Image: Normal freshwater fish
This photo shows a normal freshwater fish. Around the world, increasing numbers of male fish are developing female traits — growing new sexual organs and sometimes even producing eggs. And more than one class of chemicals may be to blame.
updated 3/4/2009 11:20:57 AM ET 2009-03-04T16:20:57

Around the world, increasing numbers of male fish are developing female traits — growing new sexual organs and sometimes even producing eggs. The phenomenon that has been blamed mostly on chemicals that get into the water and mimic the female hormone estrogen.

But a new study puts some of the blame on an entirely different class of chemicals — ones that block the action of male hormones called androgens.

It isn't the first study to suggest that anti-androgens might be contributing to the feminization of fish. But the new research found that there are far more of these chemicals in our lakes and streams than anyone realized. And anti-androgenic chemicals in the water might affect human health as well.

"They are going to be some potent players," said Charles Tyler, an ecotoxicologist at the University of Exeter in England. "It is possible that there are going to be many more chemicals that are anti-androgenic than are estrogenic."

Tyler, along with Susan Jobling at Brunel University in London and other colleagues, looked at chemical run-off in 51 rivers throughout the United Kingdom. By combining concentrated water samples with cultures of yeast genetically engineered to have androgen receptors, the scientists were able to measure the amount of anti-androgen activity in each sample.

The researchers' results, published in the journal Environmental Health Perspectives, revealed a significant amount of anti-androgenic activity in nearly all of the samples tested.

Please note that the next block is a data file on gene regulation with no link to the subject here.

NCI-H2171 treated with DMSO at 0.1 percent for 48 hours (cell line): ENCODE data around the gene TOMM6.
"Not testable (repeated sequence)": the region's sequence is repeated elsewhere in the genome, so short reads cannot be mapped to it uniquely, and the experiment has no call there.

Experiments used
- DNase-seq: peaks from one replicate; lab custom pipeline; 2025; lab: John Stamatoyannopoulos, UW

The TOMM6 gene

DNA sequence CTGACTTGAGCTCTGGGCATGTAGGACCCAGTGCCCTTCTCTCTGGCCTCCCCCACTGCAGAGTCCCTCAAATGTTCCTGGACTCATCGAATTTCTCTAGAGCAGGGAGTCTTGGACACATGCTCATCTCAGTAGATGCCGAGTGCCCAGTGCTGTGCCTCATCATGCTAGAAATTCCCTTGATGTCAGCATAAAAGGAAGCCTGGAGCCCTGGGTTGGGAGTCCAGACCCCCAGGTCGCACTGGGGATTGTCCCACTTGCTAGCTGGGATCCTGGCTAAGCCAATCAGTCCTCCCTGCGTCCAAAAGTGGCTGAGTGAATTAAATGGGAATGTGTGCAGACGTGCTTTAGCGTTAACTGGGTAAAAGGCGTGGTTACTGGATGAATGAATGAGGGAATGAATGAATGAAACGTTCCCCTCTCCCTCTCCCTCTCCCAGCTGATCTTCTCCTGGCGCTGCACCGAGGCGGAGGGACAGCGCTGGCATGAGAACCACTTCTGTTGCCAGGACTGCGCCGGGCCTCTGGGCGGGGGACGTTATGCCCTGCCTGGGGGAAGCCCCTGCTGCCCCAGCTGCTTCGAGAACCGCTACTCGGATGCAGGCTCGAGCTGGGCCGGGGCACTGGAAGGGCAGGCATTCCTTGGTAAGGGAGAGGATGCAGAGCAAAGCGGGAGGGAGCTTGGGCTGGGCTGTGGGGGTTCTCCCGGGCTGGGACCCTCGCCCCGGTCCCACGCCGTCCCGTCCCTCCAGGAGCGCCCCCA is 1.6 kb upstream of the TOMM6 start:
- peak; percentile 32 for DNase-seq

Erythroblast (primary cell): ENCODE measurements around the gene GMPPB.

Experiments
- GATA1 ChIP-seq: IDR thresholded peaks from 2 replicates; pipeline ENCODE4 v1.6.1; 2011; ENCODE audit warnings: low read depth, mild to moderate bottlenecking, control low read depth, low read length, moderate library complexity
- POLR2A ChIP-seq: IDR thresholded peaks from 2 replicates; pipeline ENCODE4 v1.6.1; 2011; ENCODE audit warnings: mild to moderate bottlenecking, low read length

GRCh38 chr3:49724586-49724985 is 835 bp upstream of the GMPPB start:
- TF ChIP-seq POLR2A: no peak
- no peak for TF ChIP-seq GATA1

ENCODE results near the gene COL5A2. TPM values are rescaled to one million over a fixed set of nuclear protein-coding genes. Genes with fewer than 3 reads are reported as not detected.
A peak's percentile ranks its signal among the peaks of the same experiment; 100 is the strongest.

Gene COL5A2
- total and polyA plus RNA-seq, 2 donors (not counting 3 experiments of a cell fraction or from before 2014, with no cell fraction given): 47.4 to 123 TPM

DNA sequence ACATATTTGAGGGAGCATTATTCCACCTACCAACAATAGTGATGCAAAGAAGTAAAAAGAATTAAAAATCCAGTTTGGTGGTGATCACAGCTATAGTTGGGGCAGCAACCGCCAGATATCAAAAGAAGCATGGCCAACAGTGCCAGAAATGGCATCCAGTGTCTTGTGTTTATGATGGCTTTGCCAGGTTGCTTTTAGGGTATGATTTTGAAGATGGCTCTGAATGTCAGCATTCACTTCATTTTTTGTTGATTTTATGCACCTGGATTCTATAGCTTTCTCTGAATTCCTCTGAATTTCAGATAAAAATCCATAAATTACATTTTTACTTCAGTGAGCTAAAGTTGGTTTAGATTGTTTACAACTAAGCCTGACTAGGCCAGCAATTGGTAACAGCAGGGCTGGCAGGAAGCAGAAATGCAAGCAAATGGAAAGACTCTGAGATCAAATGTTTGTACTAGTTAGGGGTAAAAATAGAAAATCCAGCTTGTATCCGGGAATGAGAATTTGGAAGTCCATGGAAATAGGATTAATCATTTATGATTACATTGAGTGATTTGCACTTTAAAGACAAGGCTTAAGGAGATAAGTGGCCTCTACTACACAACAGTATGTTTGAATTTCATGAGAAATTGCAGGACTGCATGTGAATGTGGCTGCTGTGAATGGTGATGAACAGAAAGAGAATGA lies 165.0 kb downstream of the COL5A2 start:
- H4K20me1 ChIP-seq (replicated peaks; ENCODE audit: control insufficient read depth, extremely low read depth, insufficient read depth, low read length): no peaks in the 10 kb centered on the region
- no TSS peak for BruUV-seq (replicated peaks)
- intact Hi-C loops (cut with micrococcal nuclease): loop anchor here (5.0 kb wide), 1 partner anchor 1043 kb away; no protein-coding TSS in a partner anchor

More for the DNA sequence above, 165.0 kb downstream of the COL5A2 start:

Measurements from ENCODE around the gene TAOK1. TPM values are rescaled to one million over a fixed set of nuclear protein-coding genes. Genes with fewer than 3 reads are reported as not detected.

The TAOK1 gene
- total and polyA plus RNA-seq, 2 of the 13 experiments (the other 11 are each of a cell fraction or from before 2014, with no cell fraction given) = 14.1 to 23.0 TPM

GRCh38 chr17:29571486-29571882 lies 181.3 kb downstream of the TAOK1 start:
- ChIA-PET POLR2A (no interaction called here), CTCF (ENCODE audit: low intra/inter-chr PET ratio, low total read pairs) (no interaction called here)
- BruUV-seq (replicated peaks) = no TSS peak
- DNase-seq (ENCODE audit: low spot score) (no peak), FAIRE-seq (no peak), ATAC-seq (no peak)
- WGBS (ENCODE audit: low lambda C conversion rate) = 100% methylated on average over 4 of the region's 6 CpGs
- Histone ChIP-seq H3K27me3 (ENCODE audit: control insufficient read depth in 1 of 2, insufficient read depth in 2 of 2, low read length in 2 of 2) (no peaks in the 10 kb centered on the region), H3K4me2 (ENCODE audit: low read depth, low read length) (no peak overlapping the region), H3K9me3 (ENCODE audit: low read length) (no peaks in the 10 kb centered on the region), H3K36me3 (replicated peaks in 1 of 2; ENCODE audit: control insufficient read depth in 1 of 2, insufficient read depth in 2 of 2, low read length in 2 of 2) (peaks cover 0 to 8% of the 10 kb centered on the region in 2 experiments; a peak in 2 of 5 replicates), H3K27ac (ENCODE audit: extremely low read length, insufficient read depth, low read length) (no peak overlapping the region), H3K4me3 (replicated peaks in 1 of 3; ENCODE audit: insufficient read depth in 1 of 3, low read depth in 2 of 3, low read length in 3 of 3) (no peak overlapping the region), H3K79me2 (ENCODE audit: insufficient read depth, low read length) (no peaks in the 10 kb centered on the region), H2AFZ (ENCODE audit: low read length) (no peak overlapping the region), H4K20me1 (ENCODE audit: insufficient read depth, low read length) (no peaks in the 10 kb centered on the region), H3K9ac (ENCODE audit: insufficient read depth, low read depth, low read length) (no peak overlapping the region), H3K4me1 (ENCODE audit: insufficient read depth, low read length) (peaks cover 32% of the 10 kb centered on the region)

10 deep-sea secrets revealedThe researchers also collected fish from each site. With statistical models, they were able to show that anti-androgens were just as responsible for the feminization of fish as estrogenic compounds were — if not more so.

"The amount of anti-androgen activity is pretty much a surprise," Tyler said. "We expected some, but nowhere near the level of potency we found."

Anti-androgenic chemicals usually come originally from pesticides or pharmaceuticals that get into wastewater. Dozens of studies have linked these chemicals with health problems in mammals, said Gerald Ankley, an ecotoxicologist with the Environmental Protection Agency in Duluth, Minn. But this is one of the first studies to make the link in fish.

"This forms the basis for more focused experimental studies," Ankley said.

For example, scientists will need to figure out exactly which anti-androgenic chemicals are causing problems in fish. (For his part, Tyler says he is on the verge of announcing three new anti-androgenic chemicals that will add to the list of more commonly known compounds).

Researchers also want to test whether certain mixtures of hormone-disrupting compounds are more harmful than any one chemical alone, Ankley added. And the work brings up plenty of questions about what chemicals in our rivers and streams might be doing to human health. After all, people and fish have similar hormonal systems.

"At the end of the day, wildlife are fantastic sentinels for potential human impacts," Tyler said. "If it happens in fish, it can happen in humans."

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